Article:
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First approach to DoS attack detection: There are techniques for intrusion detection, and of course DoS attack, in which for each packet (or flow) some features are calculated, then based on some classification algorithm, it is determined whether this flow is anomaly or not. This way specific flow is flagged as anomalous.

Second approach: For DoS attack, there is this technique in which network traffic is aggregated according to some features (e.g. SYN flag set) and then using signal processing or other techniques like simple threshold, they find out if there is any anomaly in this time slot or not. However, this way we can't determine which flow is anomalous. There are techniques that further process that time slot, to find anomalous flow or if anomaly is DoS (maybe by implementing the first approach for this specific time slot).

The first approach is not implemented in Snort, as I asked previously here. I don't know whether commercial products use this approach or not.

Did I understand the trends right? Why is the second approach interesting at all, if the first approach works (Or is it simply because the first approach doesn't work?). To limit the search space to a specific time slot? Is there any deference here between IDS/Firewall? Are there any other approaches?

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Is your question about DoS or also about DDoS? –  user857990 Nov 29 '12 at 9:38
    
In papers I have read, for example, it has been mentioned that these features can detect DoS/DDoS, Worm spreading, etc. For the first approach since the papers I read were mostly on KDD CUP'99 and there were no DDoS attacks back then, maybe it is limited to DoS. –  Yas Nov 29 '12 at 9:48
    
As people have said before, the old papers and KDD CUP'99 data set are poor quality and barely applicable to modern DoS / DDoS attacks. –  Polynomial Nov 29 '12 at 9:52

2 Answers 2

up vote 4 down vote accepted

DoS attacks are simply massive floods of data being sent to your server. Something as simple as a Nagios rule can be set up to detect an abnormal traffic load.

Here are some example rules for basic traffic stats monitoring:

  • "If I'm receiving more than 80Mbps of incoming traffic, send an alert." - useful for known average traffic rates that don't vary much.
  • "If my incoming traffic rate exceeds 60Mbps and the average incoming traffic rate over the last 10 minutes exceeds the average incoming traffic rate over the last 4 hours by more than 70%, send an alert." - Useful for situations where traffic varies, but a reasonable baseline threshold is available.
  • "If the number of SYN packets received in the last 5 minutes exceeds the number of ACK packets received by a factor of 10 or more, send an alert." - Useful for catching SYN floods.

If we consider IDS rules instead, we can look into more specific rules about individual clients:

  • "If any one IP has contributed to 100MB or more of traffic in the last 20 minutes, send an alert." - Useful for catching individual DoS attempts, or possible data exfiltrations. Obviously this won't work too well if you're offering large files to users.
  • "If any one IP has sent more than 40MB of UDP traffic in the last 10 minutes, send an alert." - Useful for catching UDP floods, since UDP traffic isn't really expected on most web servers.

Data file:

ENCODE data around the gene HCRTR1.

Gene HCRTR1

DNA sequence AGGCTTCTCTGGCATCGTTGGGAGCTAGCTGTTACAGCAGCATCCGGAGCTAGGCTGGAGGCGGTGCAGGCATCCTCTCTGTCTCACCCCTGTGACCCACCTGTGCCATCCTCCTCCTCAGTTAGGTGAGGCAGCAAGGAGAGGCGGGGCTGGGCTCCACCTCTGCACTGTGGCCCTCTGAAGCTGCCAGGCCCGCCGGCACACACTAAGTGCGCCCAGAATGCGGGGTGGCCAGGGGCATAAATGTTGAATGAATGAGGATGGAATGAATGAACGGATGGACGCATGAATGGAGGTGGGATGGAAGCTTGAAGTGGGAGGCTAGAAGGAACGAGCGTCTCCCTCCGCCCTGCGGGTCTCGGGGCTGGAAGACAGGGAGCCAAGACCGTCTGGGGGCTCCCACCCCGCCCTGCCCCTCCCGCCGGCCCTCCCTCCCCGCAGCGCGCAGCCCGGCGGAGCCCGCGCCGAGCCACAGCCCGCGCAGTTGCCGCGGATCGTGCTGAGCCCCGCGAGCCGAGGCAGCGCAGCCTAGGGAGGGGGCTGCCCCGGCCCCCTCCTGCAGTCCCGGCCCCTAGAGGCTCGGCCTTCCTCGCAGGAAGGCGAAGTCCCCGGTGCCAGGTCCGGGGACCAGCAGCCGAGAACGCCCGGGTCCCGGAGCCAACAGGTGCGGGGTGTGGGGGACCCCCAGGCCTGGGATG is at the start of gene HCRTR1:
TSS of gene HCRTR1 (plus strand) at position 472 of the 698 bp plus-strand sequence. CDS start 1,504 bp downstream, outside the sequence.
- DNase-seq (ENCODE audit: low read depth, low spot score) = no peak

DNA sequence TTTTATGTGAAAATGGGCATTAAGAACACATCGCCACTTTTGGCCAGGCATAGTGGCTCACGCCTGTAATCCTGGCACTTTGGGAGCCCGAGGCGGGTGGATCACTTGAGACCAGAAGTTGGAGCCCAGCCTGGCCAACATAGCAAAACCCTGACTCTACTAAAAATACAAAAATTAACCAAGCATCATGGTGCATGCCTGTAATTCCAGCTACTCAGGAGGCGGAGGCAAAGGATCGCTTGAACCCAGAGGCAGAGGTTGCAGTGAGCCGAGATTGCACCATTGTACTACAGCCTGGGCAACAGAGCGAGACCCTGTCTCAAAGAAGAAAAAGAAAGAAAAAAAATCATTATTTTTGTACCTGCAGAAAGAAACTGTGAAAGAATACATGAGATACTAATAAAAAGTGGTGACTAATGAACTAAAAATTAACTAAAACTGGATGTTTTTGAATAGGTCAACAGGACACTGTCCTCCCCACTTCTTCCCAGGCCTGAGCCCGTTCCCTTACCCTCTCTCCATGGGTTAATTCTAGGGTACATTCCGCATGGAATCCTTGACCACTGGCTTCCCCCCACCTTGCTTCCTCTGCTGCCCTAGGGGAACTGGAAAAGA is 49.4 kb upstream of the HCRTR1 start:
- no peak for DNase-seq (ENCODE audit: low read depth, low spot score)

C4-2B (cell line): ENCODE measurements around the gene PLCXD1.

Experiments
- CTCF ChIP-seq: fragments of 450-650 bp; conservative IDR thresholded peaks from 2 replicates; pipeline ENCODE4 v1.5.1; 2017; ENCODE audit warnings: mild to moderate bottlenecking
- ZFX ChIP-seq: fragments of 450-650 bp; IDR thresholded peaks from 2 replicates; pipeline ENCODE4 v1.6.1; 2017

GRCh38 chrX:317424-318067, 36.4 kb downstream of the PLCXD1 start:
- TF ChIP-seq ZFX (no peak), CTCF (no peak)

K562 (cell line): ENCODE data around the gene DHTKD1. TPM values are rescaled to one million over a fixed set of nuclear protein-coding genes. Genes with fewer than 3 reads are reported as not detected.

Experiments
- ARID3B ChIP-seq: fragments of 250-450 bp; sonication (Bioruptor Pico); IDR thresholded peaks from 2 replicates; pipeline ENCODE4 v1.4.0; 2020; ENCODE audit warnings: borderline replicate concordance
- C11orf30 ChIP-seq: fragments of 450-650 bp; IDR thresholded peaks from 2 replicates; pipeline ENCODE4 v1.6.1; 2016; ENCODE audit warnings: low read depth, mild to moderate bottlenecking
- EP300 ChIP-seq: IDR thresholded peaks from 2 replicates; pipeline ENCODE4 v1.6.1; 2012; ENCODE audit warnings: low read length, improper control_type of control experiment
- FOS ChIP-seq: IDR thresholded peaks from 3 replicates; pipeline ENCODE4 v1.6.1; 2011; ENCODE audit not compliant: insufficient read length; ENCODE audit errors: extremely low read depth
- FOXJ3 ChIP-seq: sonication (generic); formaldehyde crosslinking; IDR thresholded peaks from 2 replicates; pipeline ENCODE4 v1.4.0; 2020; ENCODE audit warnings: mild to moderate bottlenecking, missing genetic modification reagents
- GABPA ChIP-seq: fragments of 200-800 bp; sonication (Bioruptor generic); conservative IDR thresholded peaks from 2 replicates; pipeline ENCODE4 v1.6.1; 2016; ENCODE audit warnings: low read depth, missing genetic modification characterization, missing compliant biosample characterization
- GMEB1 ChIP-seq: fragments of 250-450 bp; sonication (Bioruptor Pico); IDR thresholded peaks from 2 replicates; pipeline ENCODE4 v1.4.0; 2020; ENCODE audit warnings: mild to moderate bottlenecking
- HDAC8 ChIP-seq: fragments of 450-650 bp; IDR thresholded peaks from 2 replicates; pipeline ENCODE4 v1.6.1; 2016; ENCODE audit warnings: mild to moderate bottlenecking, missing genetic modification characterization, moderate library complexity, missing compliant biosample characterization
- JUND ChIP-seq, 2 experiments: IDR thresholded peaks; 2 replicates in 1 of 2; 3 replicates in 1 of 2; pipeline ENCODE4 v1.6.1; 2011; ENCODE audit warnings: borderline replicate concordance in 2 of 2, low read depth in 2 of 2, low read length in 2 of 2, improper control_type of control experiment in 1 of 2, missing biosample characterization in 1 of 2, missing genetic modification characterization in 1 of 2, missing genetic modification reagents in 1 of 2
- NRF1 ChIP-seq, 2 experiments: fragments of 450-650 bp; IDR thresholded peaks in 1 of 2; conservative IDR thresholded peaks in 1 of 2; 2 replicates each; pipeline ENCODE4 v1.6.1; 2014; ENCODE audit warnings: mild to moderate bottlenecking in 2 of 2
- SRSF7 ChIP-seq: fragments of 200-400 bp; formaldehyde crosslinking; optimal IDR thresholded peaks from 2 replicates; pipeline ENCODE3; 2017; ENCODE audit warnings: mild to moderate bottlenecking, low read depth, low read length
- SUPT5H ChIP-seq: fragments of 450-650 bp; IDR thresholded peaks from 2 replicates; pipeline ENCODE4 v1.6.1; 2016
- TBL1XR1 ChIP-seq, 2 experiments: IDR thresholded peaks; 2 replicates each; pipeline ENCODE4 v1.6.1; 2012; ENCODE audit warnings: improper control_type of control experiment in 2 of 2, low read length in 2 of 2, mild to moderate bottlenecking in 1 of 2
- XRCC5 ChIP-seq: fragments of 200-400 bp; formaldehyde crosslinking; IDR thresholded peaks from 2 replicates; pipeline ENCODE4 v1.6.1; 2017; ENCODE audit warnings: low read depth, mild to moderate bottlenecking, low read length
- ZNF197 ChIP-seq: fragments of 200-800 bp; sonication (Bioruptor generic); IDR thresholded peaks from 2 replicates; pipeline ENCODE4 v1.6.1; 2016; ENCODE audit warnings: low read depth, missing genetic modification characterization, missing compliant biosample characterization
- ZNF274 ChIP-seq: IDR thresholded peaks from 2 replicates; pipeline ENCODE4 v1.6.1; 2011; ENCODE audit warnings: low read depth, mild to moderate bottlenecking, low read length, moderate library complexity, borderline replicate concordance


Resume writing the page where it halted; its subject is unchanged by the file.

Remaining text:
Obviously these are just examples.

The difference between an IDS and a firewall is primarily that an IDS is passive (i.e. it looks at traffic and produces alerts when bad things happen) and a firewall is active (i.e. it drops packets that match a rule). However, a firewall usually has much more simple rules, often based around metadata like the source IP, protocol type, port number, TCP sequence number, etc. An IDS usually focuses on the payload, rather than the packet. Some firewalls include IDS features, and an IPS is essentially a combination of the two that can manipulate traffic based on more complex rules.

In terms of flow analysis vs. packet analysis, both styles of mitigation work, but they work even better when combined. Your flow rules are likely to catch DDoS attacks once they've started to affect your system, whereas your packet analysis rules are likely to catch DDoS attacks in their infancy. The false-positive rate on packet analysis is quite high, so using both as an indicator makes more sense.

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Thanks for your examples. They ware so helpful, since I don't see any examples in papers. Thanks. However, the examples for network traffic stats could be considered as the second approach I mentioned in my question. The IDS rules are again threshold based aggregating network traffic by IPsrc/IPdst. I also had not heard about flow vs packet analysis and their impact on false positive rate. Thanks. –  Yas Nov 29 '12 at 13:02

Snort isn't very good at keeping state over a longer period of time than a tcp session. Snort is very much signature based. What you want is more of a flow/heuristic based IDS. I run Snort AND the somewhat unknown and very under-rated Bro IDS:

http://bro.org

This provides MUCH better coverage and visibility into your network than Snort alone.

http://www.youtube.com/watch?v=WfejHkFu1u0

http://www.youtube.com/watch?v=7DCPuHdCbpw

I currently run them both in Security Onion but may someday deploy my own dedicated bro/snort hosts once I become a little more familiar with both of them. I am just getting started with BNPL but have high expectations for the kinds of things I will be able to detect with it.

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